The Office of Management and Budget (OMB) issued a memo (PDF) to the Federal Government in attempts to safeguard against the breach of personally identifiable information requiring Federal Agencies to review their use of Social Security numbers. They have 120 days to come up with a plan to eliminate unnecessarily collecting them and participate in government-wide efforts to find alternate ways of identifying you.
Literally billions of records of personal information are collected by the government for a wide variety of reasons (Medicare, taxes, loans…the list goes on and on). The memo reminded agencies that they have a legal obligation under the Privacy Act of 1974 and the 2004 Federal Information Security Management Act (PDF) to protect personal data.
As well as setting a deadline for the agencies, the OMB is directing agencies to develop and implement notification policies suitable to potential risks caused by breaches of personal information and to take steps to protect federal infomation on laptops and other mobile devices.
“Safeguarding personally identifiable information in the possession of the government and preventing its breach are essential to ensure the government retains the trust of the American public,” Clay Johnson, Deputy Director for Management wrote in the memo. “This is a responsibility shared by officials accountable for administering operational and privacy and security programs, legal counsel, Agencies’ Inspectors General and other law enforcement, and public and legislative affairs.”
The memo recognizes that preventing breaches from happening in the first place is better than responding to breaches when they occur. Several important principles are recommended including the fact that the Federal government shouldn’t collect or maintain personally identifiable information when it isn’t necessary. Consequently, agencies are required to reduce the volume of personally identifiable information to the necessary minimum, and includes establishing and implementing plans to eliminate the use of Social Security numbers.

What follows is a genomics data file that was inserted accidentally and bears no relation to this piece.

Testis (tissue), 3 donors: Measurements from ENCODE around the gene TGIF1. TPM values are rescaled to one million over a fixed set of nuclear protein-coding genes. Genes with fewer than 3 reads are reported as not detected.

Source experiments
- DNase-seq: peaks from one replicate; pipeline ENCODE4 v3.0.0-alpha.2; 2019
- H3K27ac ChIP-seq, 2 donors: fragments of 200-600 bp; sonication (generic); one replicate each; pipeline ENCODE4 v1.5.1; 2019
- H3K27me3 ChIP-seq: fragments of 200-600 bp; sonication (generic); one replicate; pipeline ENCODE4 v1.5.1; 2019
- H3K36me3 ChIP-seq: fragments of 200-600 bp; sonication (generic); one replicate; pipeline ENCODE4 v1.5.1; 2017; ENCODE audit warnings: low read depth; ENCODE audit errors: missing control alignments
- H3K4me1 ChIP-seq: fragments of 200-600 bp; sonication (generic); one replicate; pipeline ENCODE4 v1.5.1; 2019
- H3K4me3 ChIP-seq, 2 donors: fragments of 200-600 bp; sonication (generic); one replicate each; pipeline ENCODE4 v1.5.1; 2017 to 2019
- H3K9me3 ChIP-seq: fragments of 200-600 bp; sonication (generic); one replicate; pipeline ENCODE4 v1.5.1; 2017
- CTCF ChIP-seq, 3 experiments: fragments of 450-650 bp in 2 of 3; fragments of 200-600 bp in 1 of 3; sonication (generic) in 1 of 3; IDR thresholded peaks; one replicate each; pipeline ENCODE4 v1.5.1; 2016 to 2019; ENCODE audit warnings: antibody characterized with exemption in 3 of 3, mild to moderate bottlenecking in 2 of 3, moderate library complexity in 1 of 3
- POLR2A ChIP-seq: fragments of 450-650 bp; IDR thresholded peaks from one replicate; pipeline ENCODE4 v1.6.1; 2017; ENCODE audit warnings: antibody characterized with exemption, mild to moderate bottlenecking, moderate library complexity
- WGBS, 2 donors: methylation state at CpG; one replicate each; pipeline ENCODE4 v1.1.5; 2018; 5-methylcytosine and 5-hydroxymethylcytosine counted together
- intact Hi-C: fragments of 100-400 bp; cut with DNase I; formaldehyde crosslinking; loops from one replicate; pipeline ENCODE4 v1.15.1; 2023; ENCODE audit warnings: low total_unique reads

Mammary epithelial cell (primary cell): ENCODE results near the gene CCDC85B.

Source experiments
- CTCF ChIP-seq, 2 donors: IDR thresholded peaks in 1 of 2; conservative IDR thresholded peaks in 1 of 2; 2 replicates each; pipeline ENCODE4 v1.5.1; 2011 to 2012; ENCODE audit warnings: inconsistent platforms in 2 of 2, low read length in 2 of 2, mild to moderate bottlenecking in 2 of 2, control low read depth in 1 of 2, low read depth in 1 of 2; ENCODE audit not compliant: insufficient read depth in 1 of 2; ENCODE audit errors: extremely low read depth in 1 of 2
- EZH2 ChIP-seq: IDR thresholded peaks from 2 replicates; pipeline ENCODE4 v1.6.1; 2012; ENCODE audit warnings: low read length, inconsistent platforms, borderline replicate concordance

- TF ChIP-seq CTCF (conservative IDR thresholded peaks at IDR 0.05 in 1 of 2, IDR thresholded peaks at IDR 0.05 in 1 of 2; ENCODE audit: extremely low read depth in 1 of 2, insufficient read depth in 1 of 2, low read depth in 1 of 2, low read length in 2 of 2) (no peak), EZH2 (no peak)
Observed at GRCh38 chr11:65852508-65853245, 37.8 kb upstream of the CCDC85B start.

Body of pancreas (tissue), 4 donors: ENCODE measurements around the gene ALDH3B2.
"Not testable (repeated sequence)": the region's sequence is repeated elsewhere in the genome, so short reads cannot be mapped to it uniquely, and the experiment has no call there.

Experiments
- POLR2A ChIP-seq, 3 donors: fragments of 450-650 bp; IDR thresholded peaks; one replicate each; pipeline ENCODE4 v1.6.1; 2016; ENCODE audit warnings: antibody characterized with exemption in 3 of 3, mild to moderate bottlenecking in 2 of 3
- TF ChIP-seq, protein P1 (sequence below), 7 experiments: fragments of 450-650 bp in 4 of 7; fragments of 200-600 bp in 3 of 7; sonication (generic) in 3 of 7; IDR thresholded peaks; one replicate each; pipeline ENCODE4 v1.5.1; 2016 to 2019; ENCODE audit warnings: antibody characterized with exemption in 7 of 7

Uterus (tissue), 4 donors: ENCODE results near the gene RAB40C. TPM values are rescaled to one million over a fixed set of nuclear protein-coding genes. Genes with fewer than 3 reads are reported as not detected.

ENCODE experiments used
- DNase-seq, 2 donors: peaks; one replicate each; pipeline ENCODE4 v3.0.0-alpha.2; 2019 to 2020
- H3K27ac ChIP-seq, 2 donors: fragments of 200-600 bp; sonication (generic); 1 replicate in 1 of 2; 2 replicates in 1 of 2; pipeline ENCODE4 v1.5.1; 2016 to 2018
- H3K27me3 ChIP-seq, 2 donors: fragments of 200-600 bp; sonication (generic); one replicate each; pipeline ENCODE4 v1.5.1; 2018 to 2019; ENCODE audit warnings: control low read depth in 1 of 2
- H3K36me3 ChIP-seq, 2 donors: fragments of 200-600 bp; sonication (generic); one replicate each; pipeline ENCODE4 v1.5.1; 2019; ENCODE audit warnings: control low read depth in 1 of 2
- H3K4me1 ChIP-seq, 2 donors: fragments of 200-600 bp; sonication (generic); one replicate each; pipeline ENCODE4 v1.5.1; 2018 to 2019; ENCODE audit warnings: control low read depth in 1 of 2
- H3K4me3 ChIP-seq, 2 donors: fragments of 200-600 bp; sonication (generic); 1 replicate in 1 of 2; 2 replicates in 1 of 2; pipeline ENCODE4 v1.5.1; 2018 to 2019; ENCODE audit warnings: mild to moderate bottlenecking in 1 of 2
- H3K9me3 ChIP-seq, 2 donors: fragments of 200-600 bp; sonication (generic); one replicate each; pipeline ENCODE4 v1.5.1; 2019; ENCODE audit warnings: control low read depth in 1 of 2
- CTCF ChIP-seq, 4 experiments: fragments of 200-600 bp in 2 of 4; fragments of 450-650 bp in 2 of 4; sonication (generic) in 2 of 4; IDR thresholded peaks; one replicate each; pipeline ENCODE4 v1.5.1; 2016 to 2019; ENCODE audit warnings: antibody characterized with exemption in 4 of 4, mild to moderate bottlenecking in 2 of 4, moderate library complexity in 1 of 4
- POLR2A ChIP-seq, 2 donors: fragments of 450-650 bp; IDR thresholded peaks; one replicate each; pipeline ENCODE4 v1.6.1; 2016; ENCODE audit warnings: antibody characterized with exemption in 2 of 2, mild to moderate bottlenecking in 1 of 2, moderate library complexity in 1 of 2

Another important principle of the memo is job-specific training. The risk-based approach to security requires Federal employees receive training regarding their respective responsibilities relative to safeguarding personally identifiable information and the consequences and accountability for violation of these responsibilities.
The memo suggests that consequences should be commensurate with level of responsibility and type of personally identifiable information involved. It also reminds supervisors that they’re responsible for supervising their employees and making sure they’re trained to safeguard personally identifiable information and recommends that agencies develop and implement policies accordingly.
The quote below is from a Washington Post article:
“The OMB needs to do a much better job of enforcing the Privacy Act across the federal government than it has done so far. People are tired of reading about security breaches and being told to sign up for credit monitoring services. If the federal government can’t protect the information, then it shouldn’t collect it,” said Marc Rotenberg, executive director at the Electronic Privacy Information Center. I agree.